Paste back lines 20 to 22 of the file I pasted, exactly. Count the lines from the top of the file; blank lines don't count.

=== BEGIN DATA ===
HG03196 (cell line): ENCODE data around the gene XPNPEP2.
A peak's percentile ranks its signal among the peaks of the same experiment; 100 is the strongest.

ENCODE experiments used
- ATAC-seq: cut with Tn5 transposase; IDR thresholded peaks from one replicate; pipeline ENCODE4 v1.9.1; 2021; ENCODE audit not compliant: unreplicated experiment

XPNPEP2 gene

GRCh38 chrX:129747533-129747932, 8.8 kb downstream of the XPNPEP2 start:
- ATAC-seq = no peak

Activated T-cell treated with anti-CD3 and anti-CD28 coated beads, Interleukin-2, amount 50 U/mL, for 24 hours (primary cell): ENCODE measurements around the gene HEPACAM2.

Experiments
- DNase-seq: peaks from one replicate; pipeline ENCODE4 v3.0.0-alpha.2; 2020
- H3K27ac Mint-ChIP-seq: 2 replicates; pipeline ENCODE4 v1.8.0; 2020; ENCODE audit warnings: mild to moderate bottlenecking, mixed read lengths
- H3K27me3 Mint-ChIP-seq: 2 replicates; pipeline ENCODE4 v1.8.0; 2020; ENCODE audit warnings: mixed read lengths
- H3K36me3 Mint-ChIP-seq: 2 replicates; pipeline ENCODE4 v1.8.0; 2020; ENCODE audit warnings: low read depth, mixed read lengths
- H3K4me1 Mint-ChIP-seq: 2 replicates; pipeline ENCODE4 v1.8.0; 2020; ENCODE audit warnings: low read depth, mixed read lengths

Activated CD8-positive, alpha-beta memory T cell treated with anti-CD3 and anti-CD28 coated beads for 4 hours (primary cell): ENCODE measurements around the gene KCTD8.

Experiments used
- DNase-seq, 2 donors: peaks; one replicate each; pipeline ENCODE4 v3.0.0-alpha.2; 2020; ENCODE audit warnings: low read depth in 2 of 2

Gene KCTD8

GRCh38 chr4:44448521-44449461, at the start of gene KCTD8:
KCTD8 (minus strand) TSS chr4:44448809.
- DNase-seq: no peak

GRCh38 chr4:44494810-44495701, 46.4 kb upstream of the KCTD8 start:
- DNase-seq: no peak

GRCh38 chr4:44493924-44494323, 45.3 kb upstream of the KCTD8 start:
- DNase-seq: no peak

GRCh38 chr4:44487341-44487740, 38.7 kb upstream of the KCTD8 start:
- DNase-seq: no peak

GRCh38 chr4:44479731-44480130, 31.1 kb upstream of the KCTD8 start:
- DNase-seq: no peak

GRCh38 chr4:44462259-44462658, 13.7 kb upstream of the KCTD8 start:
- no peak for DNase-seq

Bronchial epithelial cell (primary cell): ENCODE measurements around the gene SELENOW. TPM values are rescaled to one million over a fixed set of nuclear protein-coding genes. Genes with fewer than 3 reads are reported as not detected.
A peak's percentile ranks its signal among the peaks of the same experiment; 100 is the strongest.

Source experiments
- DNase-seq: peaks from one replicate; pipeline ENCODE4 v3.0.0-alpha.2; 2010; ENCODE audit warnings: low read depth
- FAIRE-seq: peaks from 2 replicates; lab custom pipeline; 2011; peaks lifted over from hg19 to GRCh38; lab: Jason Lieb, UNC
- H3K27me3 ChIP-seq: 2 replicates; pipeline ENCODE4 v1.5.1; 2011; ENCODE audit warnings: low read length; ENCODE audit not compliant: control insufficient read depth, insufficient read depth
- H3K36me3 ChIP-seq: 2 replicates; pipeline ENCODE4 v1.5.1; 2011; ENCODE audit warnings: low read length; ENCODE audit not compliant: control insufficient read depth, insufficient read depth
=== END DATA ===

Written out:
KCTD8 (minus strand) TSS chr4:44448809.
- DNase-seq: no peak

GRCh38 chr4:44494810-44495701, 46.4 kb upstream of the KCTD8 start: